Looking back on his career, Densley talks rapidly and excitedly about the numerous developments in Utah County that have added or soon will add to the fiber of the valley, such as the construction of the county-wide convention center; the work on Frontrunner commuter rail service; the I-15 core project (and the need to carry on the widening of the freeway to Payson); bringing Frontier Airlines into Provo; the expansion of the radar tower at the Provo airport; his involvement with the Utah Lake Commission and the need to restore the glory days of the lake (when over 20 resorts were in operation along its shores); the development of Thanksgiving Pointe and the Children's Museum; IM-Flash; the new NuSkin complex; the Adobe complex; the East Bay Golf Course; the Riverwoods; the Towne Center Mall; and the new baseball field at Utah Valley University, to name a few.

"The list goes on and on," says Densley.

During his decades of leadership, Densley was also elected three times as Utah State Chamber of Commerce President and served on the State Chamber's board of directors for more than 15 years. Some key sections of Utah Valley's fabric did not exist when he took on his role as chamber president, such as Utah Valley University, which is now the state's largest university, and the cities of Saratoga Springs and Eagle Mountain, which have grown out of the desert since Densley's tenure began. One of his few regrets is not being able to woo a major TV and radio station to locate in Utah Valley. "We have over a half a million people here and yet we have no radio or TV stations to represent the interests of the valley and the business community," he explains. "Everything is filtered through the Salt Lake stations. That's my one personal regret."

Nonetheless, he believes the Utah Valley Chamber has been successful because of a decision years ago "to develop our own world and not just take what the Salt Lake Valley throws at us."

Bitter Sweet
His retirement is bitter sweet. "I will miss the challenge and honor of representing the chamber and our business community. This is the most charitable and volunteering county in America," he says. It would be hard to find a better community in America to raise a family and to live."

Val Hale, chairman of the chamber board and vice president for university relations at Utah Valley University, says Densley has been the face of business in Provo, Orem and Utah Valley for three decades. "He essentially built the Utah Valley Chamber of Commerce into what it is today. Everyone in the community owes Steve a huge debt of gratitude for his unflagging commitment to business in this region. His legacy will live on long after he rides into the sunset."

Looking to the future, Densley says his successor has a strong base from which to work, but will face a variety of challenges, such as adjusting to the way people communicate, continuing to help immigrants feel safe, furthering developments that are inclusive of the county's growing minority community, supporting educational improvements, improving Utah Lake, and enhancing the valley's transportation systems.

"Whoever takes my place has a lot of projects underway as the chamber works to make Utah Valley a prime location for business," he concludes.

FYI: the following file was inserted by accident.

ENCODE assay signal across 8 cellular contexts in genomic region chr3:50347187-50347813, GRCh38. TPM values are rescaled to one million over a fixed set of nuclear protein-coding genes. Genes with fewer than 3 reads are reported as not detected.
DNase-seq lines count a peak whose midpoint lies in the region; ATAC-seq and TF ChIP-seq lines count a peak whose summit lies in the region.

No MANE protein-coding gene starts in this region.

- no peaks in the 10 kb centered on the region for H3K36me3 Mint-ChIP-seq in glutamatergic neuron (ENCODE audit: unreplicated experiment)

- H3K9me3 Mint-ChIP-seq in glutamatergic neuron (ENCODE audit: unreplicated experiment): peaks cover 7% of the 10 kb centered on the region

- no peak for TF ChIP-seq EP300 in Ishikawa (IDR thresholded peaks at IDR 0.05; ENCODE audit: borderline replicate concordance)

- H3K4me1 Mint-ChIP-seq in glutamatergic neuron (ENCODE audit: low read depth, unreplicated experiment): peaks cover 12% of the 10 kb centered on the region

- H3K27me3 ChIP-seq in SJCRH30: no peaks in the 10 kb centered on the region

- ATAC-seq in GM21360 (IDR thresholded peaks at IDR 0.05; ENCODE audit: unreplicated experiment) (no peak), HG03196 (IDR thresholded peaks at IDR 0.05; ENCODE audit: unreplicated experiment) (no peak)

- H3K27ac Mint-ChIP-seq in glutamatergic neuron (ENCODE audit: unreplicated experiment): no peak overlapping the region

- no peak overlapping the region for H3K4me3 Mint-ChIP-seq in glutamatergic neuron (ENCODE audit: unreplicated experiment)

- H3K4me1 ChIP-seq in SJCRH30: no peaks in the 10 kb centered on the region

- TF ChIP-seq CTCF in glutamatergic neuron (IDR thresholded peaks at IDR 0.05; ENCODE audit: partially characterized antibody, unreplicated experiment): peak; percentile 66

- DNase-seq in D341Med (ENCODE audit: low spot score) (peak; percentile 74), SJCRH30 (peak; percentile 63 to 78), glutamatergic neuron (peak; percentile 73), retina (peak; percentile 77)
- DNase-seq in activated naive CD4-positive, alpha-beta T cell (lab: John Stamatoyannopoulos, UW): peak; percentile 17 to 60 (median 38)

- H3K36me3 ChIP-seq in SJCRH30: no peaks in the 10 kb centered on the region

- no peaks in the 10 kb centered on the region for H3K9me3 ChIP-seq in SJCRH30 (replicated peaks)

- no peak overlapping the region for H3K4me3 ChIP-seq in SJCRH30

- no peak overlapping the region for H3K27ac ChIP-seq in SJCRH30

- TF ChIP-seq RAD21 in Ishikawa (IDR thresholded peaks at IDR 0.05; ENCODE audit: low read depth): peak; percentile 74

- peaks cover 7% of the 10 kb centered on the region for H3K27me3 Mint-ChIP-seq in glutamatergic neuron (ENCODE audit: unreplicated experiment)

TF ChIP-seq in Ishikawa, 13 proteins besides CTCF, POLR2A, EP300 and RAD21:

Honors
Densley graduated from the Institute of Organization Management at the University of Colorado and the Institute of Advanced Management at Southern Methodist University. The U.S. Chamber of Commerce in Washington, D.C. sponsors both educational programs. He has continued his education each summer for 30 years at a number of universities across the nation. His career has been marked by numerous honors. He was chosen by the U.S. Chamber of Commerce to serve on the Western Region Board of Regents for the Institute of Advanced Management at Loyola Marymount University in Los Angeles. He received the Distinguished Alumni Award from Brigham Young University. He was given the Provo City Mayor’s Medal of Honor. He was honored by the Utah National Parks Council of the Boy Scouts of America with one of its highest awards, the Silver Beaver, and with the Trailblazer Award in Business by Utah Business Magazine.

EDCUtah wishes Steve Densley well in his retirement.


Utah is Magic

'Utah is Magic' Reception at ICSC RECON in Las Vegas
EDCUtah, the Governor's Office of Economic Development, and CBRE are hosting a reception at the world's largest retail show, ICSC RECON, in Las Vegas later this month.

If your organization is sending representatives to RECON, we invite them to stop by the Renaissance Hotel from 5:30 - 7:30 p.m. on Tuesday, May 22.

Spencer P. Eccles, GOED executive director, will make some opening remarks at this casual-attire event, then attendees will be amazed and entertained by Doc Eason, the two-time Close-up Bar Magician of the Year.

The Renaissance is a two-minute walk from the South Halls of the Las Vegas Convention Center. There will be plenty of refreshments at this poolside get-together. We hope to see you there.

Calendar

May 20-23
ICSC RECon Tradeshow (Las Vegas, NV)

May 21-24
SAMPE Tradeshow (Baltimore, MD)

May 23
Social Commerce Exchange (Salt Lake Community College) 5:30 - 8:30 p.m. Presenters: Cory Edwards, director of social media & corporate reputation -- Dell; Jeff Jordan, senior product manager, social media -- Adobe; Jason Bangerter, founder -- Struck

May 23
Zions Bank Trade & Business Conference (Salt Lake Marriot Downtown) 8:15 a.m. - 1:30 p.m.

June 1
Cyber Defense Challenge
Utah Cyber Defense Challenge & Symposium Inaugural Event (Little America Hotel)

June 6
EDCUtah Golf for Grants Tournament (Eaglewood Golf Course)

Aug. 14-15
Save the Date: 7th Annual Native American Summit (Sheraton Salt Lake City)